Lionel Garnery, a bee specialist at the University of Versailles and a champion of Gallic bees, estimates the dark bee makes up around 75 percent of stocks in France after being totally dominant in the late 1980s. “If too many are imported, in certain regions, we risk causing the disappearance of local stocks that are best adapted to local ecosystems,” Garnery said. The rival Apis mellifera carnica bees (Carniolans) are known for their calm temperaments and beekeepers like them simply because of their ease of handling. Probably due to successive beekeeping crises, caused by parasites and insecticides, which decimated dark bee stocks, apiculturists brought in overseas

A difference of opinion exists in the minds of beekeeping experts in France over the probable future of the French bee. Professionals have always preferred more prolific breeds compared to the dark bee, which has several vulnerabilities,” said Thierry Fedon, one of France’s largest bee breeders. “But I don’t think its survival is threatened—we are only talking about certain honey-producing regions and the dark bee does rather well on its own in nature.” But Raymond Borneck disagrees. A former head of beekeeping professional and technical associations whose career dates back to 1946, Borneck says the dark bees’ future is “more or less a lost cause”. Apiculturists must continue to survive and I think they will be using these other races more and more,” he said.

New Bee Fossil Find
Scientists have identified the oldest known bee, a 100 million-year-old specimen preserved in amber. The discovery coincides with the recent publication of the genetic blueprint of the honeybee, which reveals surprising links with mammals, including humans.

The ancient insect, trapped in tree sap, is at least 35-45 million years older than any other known bee fossil. It appears to share features with both bees and wasps, and supports theories of bee evolution. (Experts believe pollen-dependent bees arose from carnivorous wasp ancestors).

Wasp like Mellitosphex burmensis preserved in amber, the oldest bee fossil found and thought to be around 100 million years old.


With the arrival of pollinating bees, flowering plants blossomed on Earth. Prior to 100 million years ago, the plant world was dominated by conifers which spread their seeds on the wind. George Poinar, professor of zoology at Oregon State University, US, whose team reported the discovery in the journal Science, said: “This is the oldest known bee we’ve ever been able to identify, and it shares some of the features of wasps.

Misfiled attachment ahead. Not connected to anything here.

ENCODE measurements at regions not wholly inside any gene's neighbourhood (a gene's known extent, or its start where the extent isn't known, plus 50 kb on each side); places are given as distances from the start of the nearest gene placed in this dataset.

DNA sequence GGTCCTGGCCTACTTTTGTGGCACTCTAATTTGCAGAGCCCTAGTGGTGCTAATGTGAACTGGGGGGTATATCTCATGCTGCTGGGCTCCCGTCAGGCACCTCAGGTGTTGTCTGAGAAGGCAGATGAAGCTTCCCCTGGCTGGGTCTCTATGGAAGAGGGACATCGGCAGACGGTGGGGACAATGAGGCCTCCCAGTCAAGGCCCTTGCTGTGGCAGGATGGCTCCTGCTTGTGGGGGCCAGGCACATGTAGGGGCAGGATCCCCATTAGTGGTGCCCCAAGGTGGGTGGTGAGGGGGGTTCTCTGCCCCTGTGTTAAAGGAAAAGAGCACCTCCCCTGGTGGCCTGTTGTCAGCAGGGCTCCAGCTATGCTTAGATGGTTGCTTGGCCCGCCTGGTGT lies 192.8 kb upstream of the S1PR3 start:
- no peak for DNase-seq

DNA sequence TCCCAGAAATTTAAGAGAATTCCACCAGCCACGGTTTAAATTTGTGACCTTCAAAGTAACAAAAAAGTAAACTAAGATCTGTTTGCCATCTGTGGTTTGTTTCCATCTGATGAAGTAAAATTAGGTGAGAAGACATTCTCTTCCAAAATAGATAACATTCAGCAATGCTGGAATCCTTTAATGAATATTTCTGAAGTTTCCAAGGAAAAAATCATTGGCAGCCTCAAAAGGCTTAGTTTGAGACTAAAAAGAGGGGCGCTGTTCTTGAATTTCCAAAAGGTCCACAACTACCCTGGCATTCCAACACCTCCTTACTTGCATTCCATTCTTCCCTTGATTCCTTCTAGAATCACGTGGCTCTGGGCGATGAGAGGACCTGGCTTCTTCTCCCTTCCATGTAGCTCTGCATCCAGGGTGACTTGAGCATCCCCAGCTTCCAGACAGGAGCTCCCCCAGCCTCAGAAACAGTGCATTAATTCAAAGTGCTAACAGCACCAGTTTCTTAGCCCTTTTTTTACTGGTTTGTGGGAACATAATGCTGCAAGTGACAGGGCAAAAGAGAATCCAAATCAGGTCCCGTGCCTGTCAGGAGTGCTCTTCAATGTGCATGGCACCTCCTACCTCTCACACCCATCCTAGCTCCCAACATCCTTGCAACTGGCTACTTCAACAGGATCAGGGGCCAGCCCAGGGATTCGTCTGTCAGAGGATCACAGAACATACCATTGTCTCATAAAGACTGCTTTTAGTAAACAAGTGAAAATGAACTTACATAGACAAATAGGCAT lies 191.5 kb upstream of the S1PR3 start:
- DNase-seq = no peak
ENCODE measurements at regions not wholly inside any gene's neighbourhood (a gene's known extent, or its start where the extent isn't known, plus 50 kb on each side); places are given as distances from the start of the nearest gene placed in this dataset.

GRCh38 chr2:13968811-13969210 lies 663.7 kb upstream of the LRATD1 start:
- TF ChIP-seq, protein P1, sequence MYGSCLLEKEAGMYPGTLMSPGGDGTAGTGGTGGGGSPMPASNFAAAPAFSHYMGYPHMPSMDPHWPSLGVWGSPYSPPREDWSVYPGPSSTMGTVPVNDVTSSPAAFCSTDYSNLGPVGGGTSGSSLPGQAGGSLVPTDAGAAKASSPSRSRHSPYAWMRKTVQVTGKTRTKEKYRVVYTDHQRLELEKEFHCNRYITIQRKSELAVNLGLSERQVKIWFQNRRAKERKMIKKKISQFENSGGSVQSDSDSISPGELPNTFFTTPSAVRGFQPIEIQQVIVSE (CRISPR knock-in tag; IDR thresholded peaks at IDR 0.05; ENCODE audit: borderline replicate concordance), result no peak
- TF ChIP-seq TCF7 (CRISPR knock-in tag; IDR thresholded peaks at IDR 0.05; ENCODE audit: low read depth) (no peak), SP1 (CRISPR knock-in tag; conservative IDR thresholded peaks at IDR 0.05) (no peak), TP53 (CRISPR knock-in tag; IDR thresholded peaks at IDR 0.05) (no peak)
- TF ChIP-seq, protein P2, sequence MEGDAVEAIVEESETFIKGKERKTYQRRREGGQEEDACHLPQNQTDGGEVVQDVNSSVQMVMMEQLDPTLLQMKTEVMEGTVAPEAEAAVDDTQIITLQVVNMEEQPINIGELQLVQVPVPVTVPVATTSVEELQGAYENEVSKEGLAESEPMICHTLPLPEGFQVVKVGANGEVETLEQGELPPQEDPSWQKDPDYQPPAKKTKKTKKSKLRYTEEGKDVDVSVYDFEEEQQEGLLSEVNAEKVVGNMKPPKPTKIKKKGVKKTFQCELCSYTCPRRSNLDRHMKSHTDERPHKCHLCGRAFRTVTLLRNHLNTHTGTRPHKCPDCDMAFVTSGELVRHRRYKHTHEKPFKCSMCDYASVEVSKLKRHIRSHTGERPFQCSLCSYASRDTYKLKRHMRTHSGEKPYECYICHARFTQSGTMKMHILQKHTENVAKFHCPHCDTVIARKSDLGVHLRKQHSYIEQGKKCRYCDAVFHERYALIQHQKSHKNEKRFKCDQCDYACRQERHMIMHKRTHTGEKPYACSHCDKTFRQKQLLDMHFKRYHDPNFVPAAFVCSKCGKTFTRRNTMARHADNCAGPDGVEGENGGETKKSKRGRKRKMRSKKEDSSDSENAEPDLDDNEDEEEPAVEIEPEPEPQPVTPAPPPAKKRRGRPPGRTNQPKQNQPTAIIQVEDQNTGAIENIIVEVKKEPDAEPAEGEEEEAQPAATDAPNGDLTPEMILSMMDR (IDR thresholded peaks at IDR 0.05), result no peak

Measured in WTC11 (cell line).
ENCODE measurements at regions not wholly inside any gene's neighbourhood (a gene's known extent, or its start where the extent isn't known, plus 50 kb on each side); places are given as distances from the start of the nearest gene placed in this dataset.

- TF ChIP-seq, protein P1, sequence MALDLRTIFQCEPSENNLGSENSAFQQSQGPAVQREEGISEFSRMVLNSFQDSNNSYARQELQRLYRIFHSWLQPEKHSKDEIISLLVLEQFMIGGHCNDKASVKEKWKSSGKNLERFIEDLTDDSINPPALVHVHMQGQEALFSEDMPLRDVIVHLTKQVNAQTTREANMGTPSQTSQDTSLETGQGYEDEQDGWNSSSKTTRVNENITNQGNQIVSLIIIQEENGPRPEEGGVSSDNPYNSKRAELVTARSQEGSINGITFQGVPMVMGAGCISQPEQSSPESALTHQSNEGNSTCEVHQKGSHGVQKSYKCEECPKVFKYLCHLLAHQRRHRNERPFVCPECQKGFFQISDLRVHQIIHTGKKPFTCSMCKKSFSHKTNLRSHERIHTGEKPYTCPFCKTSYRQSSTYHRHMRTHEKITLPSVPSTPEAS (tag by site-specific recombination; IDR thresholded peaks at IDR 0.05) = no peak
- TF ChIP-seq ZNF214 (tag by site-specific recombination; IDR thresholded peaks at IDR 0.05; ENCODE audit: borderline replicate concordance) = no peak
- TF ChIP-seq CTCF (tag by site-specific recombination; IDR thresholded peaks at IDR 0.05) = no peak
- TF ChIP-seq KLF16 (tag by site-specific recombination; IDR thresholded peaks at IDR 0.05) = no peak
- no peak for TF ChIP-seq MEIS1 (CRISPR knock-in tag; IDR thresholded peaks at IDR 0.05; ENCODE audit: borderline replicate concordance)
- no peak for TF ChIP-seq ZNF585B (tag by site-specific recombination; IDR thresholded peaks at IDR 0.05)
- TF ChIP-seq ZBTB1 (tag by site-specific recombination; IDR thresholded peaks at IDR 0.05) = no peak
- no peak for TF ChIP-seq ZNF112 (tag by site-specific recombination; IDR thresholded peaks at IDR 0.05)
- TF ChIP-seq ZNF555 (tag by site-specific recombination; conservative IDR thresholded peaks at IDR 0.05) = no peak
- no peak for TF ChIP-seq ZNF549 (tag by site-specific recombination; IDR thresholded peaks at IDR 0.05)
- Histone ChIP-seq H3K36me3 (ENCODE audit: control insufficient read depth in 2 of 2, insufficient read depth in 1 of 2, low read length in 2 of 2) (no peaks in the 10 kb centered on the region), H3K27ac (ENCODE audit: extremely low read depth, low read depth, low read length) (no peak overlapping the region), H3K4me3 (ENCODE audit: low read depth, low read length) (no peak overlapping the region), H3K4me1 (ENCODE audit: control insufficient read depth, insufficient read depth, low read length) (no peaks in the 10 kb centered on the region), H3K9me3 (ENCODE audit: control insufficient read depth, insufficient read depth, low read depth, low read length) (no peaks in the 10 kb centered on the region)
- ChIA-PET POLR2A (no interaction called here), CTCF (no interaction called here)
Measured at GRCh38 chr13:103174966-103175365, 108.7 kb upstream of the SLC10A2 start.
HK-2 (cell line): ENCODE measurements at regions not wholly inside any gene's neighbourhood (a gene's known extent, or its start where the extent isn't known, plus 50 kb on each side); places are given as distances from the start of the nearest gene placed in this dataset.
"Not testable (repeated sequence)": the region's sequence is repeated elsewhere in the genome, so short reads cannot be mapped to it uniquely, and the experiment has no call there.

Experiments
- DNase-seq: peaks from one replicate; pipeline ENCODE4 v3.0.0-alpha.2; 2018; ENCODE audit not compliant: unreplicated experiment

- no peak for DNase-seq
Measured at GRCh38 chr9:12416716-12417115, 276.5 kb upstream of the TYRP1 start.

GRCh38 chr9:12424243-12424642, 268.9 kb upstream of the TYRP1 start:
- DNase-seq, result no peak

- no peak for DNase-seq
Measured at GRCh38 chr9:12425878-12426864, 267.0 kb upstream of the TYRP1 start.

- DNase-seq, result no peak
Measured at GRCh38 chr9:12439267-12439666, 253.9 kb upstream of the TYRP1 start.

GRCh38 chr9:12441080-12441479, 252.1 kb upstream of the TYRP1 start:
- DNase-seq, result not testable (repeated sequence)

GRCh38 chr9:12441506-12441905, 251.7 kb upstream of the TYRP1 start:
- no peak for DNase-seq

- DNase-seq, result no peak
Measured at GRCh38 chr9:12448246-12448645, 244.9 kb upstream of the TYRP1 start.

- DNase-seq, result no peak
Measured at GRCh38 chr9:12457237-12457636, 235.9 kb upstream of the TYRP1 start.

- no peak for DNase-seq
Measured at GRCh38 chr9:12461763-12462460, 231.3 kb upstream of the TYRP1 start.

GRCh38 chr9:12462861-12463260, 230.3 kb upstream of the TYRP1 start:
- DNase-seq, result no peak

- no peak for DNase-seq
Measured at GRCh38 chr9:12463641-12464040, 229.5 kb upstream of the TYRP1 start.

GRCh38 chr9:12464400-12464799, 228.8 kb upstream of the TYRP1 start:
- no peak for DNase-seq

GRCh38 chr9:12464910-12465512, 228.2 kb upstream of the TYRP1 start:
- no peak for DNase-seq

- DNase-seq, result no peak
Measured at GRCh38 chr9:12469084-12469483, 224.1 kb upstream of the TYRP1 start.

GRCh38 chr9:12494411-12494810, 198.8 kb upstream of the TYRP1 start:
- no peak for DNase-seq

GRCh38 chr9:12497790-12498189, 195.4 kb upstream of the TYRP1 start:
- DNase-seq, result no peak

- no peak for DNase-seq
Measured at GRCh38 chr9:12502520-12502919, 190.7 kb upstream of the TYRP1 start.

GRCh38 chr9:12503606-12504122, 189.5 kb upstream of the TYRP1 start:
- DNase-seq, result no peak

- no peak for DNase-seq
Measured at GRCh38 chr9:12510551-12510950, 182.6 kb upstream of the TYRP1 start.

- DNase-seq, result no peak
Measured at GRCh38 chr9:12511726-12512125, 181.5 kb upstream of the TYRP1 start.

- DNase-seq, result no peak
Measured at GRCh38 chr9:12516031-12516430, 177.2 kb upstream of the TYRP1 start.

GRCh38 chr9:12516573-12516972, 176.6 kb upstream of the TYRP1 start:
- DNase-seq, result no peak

“But overall it’s more bee than wasp, and gives us a pretty good idea of when these two types of insects were separating on their evolutionary paths.”

The amber specimen, from a mine in the Hukawng Valley of northern Burma, has been named Melittosphex burmensis. It has waspish features, such as narrow hind legs, but also branched body hair and other characteristics of bees.

The fossil bee is in remarkable condition, with individual hairs preserved on undamaged portions of thorax, legs, abdomen and head. Legs and wings are also clearly visible.

The bee’s biological clock shares similarities with that of mammals

In terms of size it is tiny, measuring barely 3mm across. This is consistent with evidence that some of the earliest flowers were also small.

Professor Poinar added: “This fossil may help us understand when wasps, which were mostly just meat-eating carnivores, turned into bees that could pollinate plants and serve a completely different biological function.”

As you will have read, scientists have also recently published the genetic blueprint of the western honeybee Apis mellifera which is the fourth insect to have its genome sequenced, after the fruit fly, mosquito and silk moth. Locked within bee DNA there are striking links with mammals and humans, scientists discovered. Like humans, honeybees spread into Europe from Africa, making at least two ancient migrations. They split into two genetically different European populations which, according to DNA evidence, are more closely related to African honeybees than to each other. Honey bees have an internal "biological clock" which is more like those of mammals than of flies, the research has revealed. The clock governs many activities, including time sensing, navigation, labour division, and the famous bee "dance language" which the insects use to communicate information about food sources.

UK NEWS Back to top